I wanted everyone to be setting an example for each other, and it of course is forcing me to step up. Today the kids chose to focus on saying all of the brachot, or blessings, and doing so properly. So I had to be more focused on nursery-teacher like loud pronouncements of my own, making time and space for their “Amens”. Which is all good.
It feels a little like the office pool that loses weight together. We are a team, trying to take baby steps and improve, but together.
I don’t know if this will work, or if we will keep it up all month. I hope we do. It certainly is a self-imposed mechanism for me to focus on my family on that which matters.
I will keep you posted on our progress, but if you have any ideas for what should be on our month long list, I would LOVE to hear them!
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Last year I wrote a piece for Elul “If you are doing Elul right, it’s hard.” Sounds uplifting and motivating, right? Well, maybe not.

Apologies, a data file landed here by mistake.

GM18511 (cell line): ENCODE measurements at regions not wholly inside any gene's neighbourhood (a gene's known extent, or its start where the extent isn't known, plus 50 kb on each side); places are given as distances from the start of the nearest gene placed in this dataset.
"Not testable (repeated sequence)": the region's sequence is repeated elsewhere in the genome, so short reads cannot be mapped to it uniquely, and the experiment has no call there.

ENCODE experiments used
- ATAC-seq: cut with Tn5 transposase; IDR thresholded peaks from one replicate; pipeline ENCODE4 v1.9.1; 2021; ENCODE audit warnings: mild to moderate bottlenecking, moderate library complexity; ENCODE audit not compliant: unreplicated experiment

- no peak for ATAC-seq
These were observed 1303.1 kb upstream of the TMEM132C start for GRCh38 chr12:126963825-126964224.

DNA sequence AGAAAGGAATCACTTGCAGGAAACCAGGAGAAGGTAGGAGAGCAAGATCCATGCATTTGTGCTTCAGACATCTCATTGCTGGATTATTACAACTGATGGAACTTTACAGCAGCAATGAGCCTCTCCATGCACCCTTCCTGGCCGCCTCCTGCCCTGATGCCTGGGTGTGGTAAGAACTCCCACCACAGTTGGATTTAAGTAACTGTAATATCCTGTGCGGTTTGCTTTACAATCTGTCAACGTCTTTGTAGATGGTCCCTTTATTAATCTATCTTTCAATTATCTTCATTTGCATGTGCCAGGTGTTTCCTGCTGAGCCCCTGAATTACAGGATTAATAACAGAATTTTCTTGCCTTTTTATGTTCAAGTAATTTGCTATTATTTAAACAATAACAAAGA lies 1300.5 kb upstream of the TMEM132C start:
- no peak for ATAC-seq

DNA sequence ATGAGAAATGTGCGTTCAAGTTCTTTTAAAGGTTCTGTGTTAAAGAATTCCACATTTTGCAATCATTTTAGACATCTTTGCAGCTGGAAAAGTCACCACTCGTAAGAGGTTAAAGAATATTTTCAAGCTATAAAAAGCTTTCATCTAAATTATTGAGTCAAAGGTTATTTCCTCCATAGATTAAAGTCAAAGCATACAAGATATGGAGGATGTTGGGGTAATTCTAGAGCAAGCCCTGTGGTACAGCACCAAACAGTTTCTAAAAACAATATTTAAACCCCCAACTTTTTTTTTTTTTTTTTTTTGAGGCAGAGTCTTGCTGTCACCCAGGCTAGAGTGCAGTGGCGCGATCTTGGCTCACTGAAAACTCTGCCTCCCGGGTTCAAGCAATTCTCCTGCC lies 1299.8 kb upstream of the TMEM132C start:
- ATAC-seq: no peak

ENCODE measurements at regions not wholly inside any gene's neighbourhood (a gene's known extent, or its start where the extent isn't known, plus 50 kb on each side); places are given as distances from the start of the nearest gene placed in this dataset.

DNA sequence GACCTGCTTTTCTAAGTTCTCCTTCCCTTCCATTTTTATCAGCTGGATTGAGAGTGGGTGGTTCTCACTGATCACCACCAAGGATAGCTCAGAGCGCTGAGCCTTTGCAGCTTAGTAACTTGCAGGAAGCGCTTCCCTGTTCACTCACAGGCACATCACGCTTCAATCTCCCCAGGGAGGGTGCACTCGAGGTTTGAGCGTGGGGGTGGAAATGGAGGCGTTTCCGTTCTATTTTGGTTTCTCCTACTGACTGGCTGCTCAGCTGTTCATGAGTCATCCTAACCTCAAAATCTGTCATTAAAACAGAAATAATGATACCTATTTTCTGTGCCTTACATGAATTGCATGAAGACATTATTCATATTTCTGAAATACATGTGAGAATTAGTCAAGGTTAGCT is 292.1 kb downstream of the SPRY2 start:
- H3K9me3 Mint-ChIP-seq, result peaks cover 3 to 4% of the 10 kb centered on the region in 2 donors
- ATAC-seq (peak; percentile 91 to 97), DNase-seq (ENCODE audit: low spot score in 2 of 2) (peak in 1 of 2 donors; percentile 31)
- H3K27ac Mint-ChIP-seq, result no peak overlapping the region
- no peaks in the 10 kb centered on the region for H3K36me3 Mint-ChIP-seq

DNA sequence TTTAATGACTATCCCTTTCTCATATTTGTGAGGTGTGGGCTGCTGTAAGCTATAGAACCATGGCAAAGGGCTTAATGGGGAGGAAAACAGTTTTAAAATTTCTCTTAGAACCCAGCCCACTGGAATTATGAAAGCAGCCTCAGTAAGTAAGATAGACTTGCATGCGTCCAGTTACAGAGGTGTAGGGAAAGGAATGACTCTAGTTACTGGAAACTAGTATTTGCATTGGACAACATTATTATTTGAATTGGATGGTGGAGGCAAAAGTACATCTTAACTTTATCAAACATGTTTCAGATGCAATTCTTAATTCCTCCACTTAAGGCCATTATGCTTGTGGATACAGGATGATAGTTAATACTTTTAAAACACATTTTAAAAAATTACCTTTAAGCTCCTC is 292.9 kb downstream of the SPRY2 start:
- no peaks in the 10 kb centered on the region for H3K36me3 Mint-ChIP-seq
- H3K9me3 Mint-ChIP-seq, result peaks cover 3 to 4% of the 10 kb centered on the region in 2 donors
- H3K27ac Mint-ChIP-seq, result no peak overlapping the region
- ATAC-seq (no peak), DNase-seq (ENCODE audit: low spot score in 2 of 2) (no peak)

Yet this year, yet again,while I am excited for the New Year to come I find this month tough. Life in the Married Lane gives some great inspiration and ideas, but as I commented to her “I feel like my soul wants to hit the snooze alarm and go back to summer vacation”.
This year’s Elul is a significant one for me. I have a lot of work to do! I recently posted about being in transition. The lack of little baby in the house means I can no longer procrastinate the many pockets of clutter in my house and inside of me. Given my self-professed need for a real cheshbon hanefesh this year regarding my computer use and boundaries, I have my work cut out for me on several fronts.
So in order to wake myself up – and to get in the spirit – I decided to search for a sounding of the shofar: I hope it helps wake you up, and get you in the spirit too! Shofar Blowing
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Welcome to the August 28, 2011 edition of haveil havalim.